Professional identity is informed by the experience of being a member of a professional group and undertaking work activities within a specific jurisdiction. Despite an ideology of professionalism within nursing degrees, professional identity among nurses is often marked by ambiguity. This thesis uses a social constructionist approach and ethnographic methods to explore professional identity among Critical Care Nurses (CCNs). The research aimed to build an in-depth understanding how CCNs construct professional identity in the context of their practice. The research was conducted in a single Intensive Care Unit (ICU) in Australia over a six-month period. Data were collected from participant observation of 13 CCNs and semi-structured interviews with 8 CCNs.
Thematic analysis found CCNs construct professional identity through subjective meaning making and boundary work within and across dynamic professional boundaries. CCNs attached meanings to particular actions, symbols, rituals and utilisation of artefacts to construct their professional identity, and these were then used to negotiate boundaries of difference between themselves, other nurses and other health professions. CCNs’ experiences of professional identity are contingent due to contextual influences that shape and constrain their meaning making during work interactions.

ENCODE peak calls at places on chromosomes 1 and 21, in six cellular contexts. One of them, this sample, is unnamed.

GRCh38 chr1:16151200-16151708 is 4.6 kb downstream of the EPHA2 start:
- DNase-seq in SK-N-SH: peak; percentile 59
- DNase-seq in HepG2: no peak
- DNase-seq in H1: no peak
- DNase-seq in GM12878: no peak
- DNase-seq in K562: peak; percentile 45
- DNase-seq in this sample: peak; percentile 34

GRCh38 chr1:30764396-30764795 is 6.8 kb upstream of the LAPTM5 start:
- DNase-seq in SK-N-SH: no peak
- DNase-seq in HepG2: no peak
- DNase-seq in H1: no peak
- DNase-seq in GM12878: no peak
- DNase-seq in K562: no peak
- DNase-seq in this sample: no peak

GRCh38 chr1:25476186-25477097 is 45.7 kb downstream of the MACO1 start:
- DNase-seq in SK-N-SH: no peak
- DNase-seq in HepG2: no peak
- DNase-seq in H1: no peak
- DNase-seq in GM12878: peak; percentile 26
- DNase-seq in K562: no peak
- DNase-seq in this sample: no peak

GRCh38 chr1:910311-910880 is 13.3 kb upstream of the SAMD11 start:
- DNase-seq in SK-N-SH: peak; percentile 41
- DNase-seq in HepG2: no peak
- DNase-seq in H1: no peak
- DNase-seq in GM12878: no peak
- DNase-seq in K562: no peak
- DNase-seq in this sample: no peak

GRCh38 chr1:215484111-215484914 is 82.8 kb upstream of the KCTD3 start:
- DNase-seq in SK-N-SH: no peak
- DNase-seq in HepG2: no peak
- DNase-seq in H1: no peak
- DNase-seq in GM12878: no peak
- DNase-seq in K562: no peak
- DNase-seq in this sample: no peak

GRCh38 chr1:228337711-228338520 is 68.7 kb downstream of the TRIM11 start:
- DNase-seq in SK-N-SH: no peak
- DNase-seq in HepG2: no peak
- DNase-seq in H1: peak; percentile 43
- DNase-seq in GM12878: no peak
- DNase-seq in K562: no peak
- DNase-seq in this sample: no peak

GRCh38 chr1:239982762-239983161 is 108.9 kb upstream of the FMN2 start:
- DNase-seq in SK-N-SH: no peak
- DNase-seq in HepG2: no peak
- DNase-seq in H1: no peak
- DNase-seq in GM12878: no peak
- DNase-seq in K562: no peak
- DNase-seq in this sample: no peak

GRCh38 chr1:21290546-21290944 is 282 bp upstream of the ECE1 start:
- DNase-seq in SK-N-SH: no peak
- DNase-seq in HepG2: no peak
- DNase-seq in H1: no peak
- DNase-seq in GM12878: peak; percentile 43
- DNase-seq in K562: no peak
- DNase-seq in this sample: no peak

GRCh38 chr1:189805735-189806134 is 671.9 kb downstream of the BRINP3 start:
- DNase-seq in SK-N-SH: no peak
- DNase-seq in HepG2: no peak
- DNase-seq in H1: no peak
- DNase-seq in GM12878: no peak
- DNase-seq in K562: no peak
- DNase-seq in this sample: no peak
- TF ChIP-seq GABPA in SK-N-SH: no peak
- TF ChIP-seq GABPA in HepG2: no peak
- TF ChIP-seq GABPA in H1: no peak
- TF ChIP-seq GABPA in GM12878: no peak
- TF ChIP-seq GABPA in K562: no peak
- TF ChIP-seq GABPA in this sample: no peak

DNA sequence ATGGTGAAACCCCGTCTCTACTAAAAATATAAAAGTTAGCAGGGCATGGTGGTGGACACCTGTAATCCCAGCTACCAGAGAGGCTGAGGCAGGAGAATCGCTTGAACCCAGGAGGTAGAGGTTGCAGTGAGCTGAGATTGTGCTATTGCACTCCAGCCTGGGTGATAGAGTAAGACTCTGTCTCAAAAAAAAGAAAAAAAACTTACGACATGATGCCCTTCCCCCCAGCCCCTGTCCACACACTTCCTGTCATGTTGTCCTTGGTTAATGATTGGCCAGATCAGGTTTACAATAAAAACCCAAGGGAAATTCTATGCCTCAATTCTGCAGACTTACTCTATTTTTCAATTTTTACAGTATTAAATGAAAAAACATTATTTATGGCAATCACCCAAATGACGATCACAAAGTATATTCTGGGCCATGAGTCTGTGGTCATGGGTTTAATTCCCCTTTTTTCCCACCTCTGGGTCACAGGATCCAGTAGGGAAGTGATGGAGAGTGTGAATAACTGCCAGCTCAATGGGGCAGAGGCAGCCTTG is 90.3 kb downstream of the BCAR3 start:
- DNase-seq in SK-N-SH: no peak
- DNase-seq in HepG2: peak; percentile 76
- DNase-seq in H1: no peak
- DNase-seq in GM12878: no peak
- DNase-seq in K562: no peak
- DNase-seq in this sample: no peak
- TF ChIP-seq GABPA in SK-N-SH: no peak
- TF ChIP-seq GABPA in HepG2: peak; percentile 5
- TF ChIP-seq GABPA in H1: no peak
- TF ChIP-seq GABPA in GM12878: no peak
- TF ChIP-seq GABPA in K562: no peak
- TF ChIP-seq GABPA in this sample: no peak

These findings provide new theoretical and empirical knowledge of the contextual construction of professional identity. This contributes to a deeper understanding of the subjectivity of CCNs’ professional identities, and thus, offers the basis for comparative studies of professional identity between nursing specialties, and nursing and other health care professions. Given that a strong sense of professional identity appears to increase worker satisfaction, barriers to professional identity development among CCNs have implications for lived experiences and may help explain high levels of worker turnover in this nursing speciality.